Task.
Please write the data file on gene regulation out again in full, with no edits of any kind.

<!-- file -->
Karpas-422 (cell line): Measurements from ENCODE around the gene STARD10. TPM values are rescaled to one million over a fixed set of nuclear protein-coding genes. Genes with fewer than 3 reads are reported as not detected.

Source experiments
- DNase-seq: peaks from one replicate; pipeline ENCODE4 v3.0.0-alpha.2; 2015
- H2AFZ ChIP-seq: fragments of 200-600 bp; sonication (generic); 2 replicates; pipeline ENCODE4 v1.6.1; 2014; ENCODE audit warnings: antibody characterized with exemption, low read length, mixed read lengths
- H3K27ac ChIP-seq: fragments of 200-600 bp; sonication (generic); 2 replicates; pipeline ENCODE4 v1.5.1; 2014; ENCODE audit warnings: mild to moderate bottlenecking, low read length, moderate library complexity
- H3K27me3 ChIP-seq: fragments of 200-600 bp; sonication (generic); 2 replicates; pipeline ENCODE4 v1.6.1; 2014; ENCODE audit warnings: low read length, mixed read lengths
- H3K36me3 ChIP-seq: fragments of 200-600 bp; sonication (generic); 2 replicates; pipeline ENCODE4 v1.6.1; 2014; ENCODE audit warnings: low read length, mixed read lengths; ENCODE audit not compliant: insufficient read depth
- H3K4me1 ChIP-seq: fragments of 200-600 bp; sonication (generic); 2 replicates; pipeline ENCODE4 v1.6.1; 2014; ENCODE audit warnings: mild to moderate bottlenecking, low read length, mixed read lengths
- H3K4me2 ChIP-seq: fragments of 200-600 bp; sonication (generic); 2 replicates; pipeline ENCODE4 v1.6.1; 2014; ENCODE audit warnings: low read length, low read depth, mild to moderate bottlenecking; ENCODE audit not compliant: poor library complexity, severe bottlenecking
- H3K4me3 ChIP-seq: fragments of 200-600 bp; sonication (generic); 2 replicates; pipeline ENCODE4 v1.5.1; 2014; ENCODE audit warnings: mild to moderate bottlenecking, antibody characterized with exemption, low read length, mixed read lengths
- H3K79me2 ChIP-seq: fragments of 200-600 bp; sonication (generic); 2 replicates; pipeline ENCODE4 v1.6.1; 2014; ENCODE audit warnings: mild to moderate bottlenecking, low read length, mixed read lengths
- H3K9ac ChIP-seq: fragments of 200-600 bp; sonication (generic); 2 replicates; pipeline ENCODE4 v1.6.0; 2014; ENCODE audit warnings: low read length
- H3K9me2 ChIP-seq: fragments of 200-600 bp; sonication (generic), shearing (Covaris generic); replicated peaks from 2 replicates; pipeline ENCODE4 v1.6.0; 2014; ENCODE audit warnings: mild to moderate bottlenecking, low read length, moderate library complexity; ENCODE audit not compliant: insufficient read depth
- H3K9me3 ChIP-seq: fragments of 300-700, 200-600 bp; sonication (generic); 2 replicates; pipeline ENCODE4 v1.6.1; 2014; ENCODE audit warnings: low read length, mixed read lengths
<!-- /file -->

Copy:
Karpas-422 (cell line): Measurements from ENCODE around the gene STARD10. TPM values are rescaled to one million over a fixed set of nuclear protein-coding genes. Genes with fewer than 3 reads are reported as not detected.

Source experiments
- DNase-seq: peaks from one replicate; pipeline ENCODE4 v3.0.0-alpha.2; 2015
- H2AFZ ChIP-seq: fragments of 200-600 bp; sonication (generic); 2 replicates; pipeline ENCODE4 v1.6.1; 2014; ENCODE audit warnings: antibody characterized with exemption, low read length, mixed read lengths
- H3K27ac ChIP-seq: fragments of 200-600 bp; sonication (generic); 2 replicates; pipeline ENCODE4 v1.5.1; 2014; ENCODE audit warnings: mild to moderate bottlenecking, low read length, moderate library complexity
- H3K27me3 ChIP-seq: fragments of 200-600 bp; sonication (generic); 2 replicates; pipeline ENCODE4 v1.6.1; 2014; ENCODE audit warnings: low read length, mixed read lengths
- H3K36me3 ChIP-seq: fragments of 200-600 bp; sonication (generic); 2 replicates; pipeline ENCODE4 v1.6.1; 2014; ENCODE audit warnings: low read length, mixed read lengths; ENCODE audit not compliant: insufficient read depth
- H3K4me1 ChIP-seq: fragments of 200-600 bp; sonication (generic); 2 replicates; pipeline ENCODE4 v1.6.1; 2014; ENCODE audit warnings: mild to moderate bottlenecking, low read length, mixed read lengths
- H3K4me2 ChIP-seq: fragments of 200-600 bp; sonication (generic); 2 replicates; pipeline ENCODE4 v1.6.1; 2014; ENCODE audit warnings: low read length, low read depth, mild to moderate bottlenecking; ENCODE audit not compliant: poor library complexity, severe bottlenecking
- H3K4me3 ChIP-seq: fragments of 200-600 bp; sonication (generic); 2 replicates; pipeline ENCODE4 v1.5.1; 2014; ENCODE audit warnings: mild to moderate bottlenecking, antibody characterized with exemption, low read length, mixed read lengths
- H3K79me2 ChIP-seq: fragments of 200-600 bp; sonication (generic); 2 replicates; pipeline ENCODE4 v1.6.1; 2014; ENCODE audit warnings: mild to moderate bottlenecking, low read length, mixed read lengths
- H3K9ac ChIP-seq: fragments of 200-600 bp; sonication (generic); 2 replicates; pipeline ENCODE4 v1.6.0; 2014; ENCODE audit warnings: low read length
- H3K9me2 ChIP-seq: fragments of 200-600 bp; sonication (generic), shearing (Covaris generic); replicated peaks from 2 replicates; pipeline ENCODE4 v1.6.0; 2014; ENCODE audit warnings: mild to moderate bottlenecking, low read length, moderate library complexity; ENCODE audit not compliant: insufficient read depth
- H3K9me3 ChIP-seq: fragments of 300-700, 200-600 bp; sonication (generic); 2 replicates; pipeline ENCODE4 v1.6.1; 2014; ENCODE audit warnings: low read length, mixed read lengths